Quarter one of 2017 has been pretty good for first party exclusive console games, particularly from Sony but also for Nintendo if you count one incredible game. In the midst of this I’ve also heard a lot of talk that one reason Microsoft is behind Sony in console sales is because its lineup of exclusives is weaker. What’s interesting is if you look at the first party lineups of each console manufacturer you see different strategies or a preference for games with different kinds of business models.
Horizon: Zero Dawn is just the latest in an impressive line of PS4-only games coming out this quarter, both from Sony and third party developers: Gravity Rush 2, Yakuza 0, Ni-Oh, and in April Persona 5. Look back or look at the tent poles of the PS4’s release lineup and you see Uncharted, The Last of Us, Days Gone, Detroid: Become Human, God of War, and a lot more. The common thread I see in almost all the games Sony publishes is that they are primarily centered around singleplayer stories. The same is true for many of the Japanese third party games only coming to PS4 like Persona and Yakuza.
It’s as if Sony is selling the PS4 on story-driven games which goes directly against the current wave of “games as a service”or “live games.” Basically all of Ubisoft’s main games now like Rainbow Six: Siege, Ghost Recon: Wildlands, The Division, and For Honor are being billed as persistent online services that people keep playing and buying content in for years. Destiny, Grand Theft Auto Online, Call of Duty, Overwatch, Final Fantasy XIV, etc., all the biggest third party franchises are doing this, but Sony itself isn’t pushing very hard in that direction. The biggest publishers want you to experience a video game as a place you visit whereas Sony is focusing on games you would enjoy the same way you’d enjoy a book.
Microsoft basically has just three main first party franchises right now: Halo, Gears of War, and Forza. Microsoft has centered all three around multiplayer and online services. Gears of War 4‘s initial release has been followed up by nothing but multiplayer and horde updates, whereas Sony is following up Uncharted 4, despite it having multiplayer, with a story expansion. I think Microsoft is focusing on online and multiplayer with Halo 5’s updates, and Froza goes without saying being a racing game. On the side is also Killer Instinct which Microsoft has pushed as an eSports game with continuous content updates. I think you can put Valve in the same camp if you think of it as the first party manager of Steam: DOTA 2, Counter-Strike: Global Offensive, Left 4 Dead, and Team Fortress 2. Whenever Microsoft does go for more story-driven games, it’s through third parties like Crytek (Ryse: Son of Rome), Platinum Games (the cancelled Scalebound), or Keiji Inafune (ReCore).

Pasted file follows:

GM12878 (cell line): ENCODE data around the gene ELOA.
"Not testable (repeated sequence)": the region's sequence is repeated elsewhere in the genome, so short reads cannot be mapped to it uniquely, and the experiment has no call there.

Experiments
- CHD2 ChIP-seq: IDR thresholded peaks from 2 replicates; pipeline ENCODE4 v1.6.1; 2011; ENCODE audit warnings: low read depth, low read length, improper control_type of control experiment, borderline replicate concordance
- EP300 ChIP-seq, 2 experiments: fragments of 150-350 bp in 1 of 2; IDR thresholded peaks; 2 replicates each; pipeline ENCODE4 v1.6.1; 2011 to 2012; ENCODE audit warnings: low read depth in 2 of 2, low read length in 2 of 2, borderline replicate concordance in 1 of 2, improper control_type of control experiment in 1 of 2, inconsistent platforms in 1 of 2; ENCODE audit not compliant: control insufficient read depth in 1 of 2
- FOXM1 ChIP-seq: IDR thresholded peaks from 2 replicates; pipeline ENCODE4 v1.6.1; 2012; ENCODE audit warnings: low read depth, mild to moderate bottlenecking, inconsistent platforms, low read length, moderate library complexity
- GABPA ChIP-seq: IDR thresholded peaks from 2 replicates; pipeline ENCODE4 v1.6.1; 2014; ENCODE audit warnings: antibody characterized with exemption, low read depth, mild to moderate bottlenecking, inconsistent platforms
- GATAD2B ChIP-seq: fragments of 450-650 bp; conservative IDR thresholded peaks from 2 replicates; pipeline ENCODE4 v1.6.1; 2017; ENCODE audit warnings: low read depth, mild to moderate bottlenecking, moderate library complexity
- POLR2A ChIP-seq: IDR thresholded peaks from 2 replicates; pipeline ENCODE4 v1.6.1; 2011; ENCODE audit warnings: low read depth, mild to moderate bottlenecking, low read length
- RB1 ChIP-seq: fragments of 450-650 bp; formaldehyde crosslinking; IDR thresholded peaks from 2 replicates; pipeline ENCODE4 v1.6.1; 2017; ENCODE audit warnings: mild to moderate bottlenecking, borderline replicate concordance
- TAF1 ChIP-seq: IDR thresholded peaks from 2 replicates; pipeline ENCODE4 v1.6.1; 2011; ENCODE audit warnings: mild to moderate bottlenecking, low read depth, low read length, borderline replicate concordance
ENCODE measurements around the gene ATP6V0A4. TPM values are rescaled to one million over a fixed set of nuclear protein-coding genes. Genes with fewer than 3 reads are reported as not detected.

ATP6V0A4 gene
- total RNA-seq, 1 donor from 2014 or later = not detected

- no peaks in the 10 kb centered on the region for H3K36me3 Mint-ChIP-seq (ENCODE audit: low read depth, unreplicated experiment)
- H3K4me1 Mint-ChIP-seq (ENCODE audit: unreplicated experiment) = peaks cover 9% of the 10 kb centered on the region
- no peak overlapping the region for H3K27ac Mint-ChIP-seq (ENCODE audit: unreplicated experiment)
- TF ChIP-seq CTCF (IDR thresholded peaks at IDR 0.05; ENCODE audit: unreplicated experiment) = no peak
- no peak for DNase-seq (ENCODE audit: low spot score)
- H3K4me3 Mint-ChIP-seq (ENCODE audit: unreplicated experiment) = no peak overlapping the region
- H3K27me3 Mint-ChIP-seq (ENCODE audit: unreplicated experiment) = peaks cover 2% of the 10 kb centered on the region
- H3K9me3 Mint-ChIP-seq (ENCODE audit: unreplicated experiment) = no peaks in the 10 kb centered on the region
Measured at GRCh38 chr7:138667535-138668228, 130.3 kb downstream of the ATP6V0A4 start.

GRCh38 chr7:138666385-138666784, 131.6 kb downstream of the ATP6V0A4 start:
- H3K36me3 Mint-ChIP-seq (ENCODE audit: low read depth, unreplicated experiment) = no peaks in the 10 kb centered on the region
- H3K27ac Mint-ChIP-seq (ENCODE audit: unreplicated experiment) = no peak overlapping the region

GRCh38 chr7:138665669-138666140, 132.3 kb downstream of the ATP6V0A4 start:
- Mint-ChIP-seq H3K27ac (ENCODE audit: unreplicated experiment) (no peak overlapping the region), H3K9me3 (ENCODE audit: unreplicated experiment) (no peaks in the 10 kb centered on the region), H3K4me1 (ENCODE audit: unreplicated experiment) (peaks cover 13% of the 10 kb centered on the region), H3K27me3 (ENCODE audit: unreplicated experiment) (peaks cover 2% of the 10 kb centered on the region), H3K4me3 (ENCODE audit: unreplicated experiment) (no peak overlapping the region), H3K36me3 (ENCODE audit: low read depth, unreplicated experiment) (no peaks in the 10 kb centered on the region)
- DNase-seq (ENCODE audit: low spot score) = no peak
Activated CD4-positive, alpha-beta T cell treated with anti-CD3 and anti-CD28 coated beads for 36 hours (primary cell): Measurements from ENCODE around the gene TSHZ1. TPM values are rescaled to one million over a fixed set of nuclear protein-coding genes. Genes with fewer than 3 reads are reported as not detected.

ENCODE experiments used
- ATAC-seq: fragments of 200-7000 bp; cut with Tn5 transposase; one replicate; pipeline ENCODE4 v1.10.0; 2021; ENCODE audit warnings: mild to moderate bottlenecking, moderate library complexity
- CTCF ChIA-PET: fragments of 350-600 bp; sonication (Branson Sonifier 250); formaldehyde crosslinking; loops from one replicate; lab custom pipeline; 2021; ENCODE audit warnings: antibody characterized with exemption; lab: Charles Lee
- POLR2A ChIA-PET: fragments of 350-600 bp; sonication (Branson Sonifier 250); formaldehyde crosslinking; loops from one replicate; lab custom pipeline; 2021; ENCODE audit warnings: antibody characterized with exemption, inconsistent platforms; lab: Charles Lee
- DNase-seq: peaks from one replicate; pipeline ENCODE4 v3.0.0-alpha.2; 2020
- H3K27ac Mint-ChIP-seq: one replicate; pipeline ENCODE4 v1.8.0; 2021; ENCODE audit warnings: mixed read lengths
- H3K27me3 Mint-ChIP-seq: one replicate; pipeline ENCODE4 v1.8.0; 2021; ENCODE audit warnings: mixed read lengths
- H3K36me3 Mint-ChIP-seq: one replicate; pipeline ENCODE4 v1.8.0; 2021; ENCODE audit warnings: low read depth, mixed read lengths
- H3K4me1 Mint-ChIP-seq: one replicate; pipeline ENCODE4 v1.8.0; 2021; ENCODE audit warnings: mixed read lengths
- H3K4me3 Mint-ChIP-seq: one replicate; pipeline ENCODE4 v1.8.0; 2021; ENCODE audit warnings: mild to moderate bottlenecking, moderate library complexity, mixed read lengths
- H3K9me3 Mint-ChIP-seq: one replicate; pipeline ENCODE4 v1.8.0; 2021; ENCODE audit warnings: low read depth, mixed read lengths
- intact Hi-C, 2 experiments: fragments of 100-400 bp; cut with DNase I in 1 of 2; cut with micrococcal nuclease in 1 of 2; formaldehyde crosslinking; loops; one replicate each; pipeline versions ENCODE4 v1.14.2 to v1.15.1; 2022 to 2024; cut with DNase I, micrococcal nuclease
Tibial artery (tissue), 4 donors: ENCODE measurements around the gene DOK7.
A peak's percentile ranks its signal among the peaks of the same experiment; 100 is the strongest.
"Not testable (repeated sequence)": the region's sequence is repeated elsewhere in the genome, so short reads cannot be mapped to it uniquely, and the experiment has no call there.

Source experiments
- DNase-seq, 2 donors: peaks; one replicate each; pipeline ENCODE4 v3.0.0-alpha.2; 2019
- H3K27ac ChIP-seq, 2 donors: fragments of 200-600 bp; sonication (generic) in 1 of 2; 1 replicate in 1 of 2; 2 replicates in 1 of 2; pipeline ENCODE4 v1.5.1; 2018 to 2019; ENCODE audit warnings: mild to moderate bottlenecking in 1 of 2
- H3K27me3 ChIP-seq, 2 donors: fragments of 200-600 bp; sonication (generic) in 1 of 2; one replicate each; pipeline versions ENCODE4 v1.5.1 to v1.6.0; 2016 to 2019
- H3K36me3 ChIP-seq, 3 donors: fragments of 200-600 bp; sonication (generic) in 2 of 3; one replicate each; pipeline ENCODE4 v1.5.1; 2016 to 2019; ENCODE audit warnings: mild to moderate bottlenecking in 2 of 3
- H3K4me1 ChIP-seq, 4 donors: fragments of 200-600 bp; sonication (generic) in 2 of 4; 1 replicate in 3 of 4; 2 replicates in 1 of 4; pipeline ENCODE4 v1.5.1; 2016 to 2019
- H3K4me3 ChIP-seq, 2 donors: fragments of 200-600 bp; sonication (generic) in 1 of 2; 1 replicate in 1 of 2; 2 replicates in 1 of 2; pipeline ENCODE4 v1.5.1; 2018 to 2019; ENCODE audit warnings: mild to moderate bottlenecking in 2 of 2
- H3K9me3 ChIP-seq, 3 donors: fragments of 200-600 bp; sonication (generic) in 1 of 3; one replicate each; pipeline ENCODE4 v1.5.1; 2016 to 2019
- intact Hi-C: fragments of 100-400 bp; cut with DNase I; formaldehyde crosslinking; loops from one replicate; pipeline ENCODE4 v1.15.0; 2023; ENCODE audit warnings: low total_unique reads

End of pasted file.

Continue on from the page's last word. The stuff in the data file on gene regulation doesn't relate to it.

I think this plays into Microsoft’s strategy of trying to push Xbox as the better overall platform and the better service for all games, as opposed to Sony pushing PlayStation as the only place to find a good selection of exclusive games. This strategy is what has worked for Microsoft in the past when it brought out Xbox Live itself, when it introduced the Xbox 360’s deep operating system functionality, and now as it’s pushing things like Xbox Game Pass and backwards compatibility.
Maybe Microsoft is pushing multiplayer more because the first game that really put it on the map on consoles — Halo: Combat Evolved was big largely due to its multiplayer. Conversely, maybe Sony is pushing games-as-art so much because one of the first games that really put PlayStation on the map was Final Fantasy VII — a game that introduced many PlayStation fans to the idea that video games could tell big stories.